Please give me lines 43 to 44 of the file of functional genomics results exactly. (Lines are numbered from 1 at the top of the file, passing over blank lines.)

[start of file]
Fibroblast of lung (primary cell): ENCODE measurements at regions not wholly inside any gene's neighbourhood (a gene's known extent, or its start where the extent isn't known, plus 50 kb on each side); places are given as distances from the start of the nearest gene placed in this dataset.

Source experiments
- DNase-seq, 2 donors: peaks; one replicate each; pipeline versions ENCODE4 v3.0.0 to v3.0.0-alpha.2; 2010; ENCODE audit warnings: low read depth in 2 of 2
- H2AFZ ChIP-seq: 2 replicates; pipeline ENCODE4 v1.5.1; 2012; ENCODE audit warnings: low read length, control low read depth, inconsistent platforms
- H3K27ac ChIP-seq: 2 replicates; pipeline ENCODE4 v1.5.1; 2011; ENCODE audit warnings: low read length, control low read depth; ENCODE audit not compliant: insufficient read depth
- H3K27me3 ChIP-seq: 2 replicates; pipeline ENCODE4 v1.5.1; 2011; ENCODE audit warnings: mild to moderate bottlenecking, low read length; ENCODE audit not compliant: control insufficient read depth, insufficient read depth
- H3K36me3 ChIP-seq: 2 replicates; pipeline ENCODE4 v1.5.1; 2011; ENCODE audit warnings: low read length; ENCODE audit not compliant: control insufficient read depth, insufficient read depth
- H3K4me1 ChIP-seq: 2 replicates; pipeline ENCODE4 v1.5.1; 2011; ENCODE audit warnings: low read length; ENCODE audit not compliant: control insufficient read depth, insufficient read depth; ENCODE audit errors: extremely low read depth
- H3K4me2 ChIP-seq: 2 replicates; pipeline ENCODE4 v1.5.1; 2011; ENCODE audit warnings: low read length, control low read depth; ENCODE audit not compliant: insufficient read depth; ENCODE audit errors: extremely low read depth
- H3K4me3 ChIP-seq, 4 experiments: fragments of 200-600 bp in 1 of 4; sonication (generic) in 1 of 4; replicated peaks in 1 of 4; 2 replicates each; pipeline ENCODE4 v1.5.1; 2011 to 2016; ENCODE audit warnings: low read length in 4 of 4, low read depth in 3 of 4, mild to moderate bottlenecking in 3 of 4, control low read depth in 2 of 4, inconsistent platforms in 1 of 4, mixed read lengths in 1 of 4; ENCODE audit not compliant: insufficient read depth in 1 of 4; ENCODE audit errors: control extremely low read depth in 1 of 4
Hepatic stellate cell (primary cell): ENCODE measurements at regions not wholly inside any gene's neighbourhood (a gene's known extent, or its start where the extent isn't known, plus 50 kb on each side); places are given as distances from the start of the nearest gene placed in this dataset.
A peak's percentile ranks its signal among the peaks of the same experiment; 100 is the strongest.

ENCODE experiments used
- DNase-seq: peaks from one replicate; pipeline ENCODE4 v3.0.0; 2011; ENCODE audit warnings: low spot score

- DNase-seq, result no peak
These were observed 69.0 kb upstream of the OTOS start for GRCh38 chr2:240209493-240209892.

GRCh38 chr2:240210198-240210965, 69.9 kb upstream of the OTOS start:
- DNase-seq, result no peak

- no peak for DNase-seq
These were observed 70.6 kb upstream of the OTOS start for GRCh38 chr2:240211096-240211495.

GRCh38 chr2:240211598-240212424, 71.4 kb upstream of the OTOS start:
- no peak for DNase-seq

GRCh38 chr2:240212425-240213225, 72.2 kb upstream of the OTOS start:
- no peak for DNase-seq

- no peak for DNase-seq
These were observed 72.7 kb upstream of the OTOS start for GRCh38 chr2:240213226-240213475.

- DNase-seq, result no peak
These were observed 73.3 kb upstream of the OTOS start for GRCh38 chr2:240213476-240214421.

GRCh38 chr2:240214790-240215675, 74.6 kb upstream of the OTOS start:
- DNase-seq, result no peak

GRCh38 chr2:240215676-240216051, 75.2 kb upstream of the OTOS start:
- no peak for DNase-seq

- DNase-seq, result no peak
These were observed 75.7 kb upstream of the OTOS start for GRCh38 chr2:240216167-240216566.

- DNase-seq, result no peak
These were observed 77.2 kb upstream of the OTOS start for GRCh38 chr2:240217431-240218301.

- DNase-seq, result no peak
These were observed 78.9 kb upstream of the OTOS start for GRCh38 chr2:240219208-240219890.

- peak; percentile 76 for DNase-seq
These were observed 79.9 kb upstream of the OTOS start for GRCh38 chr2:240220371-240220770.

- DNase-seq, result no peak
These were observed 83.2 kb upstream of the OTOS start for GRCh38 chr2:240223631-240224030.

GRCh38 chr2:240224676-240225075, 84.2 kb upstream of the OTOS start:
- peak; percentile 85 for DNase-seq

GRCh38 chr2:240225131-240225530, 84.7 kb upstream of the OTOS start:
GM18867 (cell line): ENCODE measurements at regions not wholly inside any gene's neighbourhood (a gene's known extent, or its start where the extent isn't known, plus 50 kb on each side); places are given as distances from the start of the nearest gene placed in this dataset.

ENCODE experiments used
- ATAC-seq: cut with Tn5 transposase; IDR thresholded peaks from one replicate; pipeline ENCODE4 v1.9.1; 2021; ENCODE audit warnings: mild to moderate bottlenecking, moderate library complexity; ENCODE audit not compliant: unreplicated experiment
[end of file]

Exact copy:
GRCh38 chr2:240224676-240225075, 84.2 kb upstream of the OTOS start:
- peak; percentile 85 for DNase-seq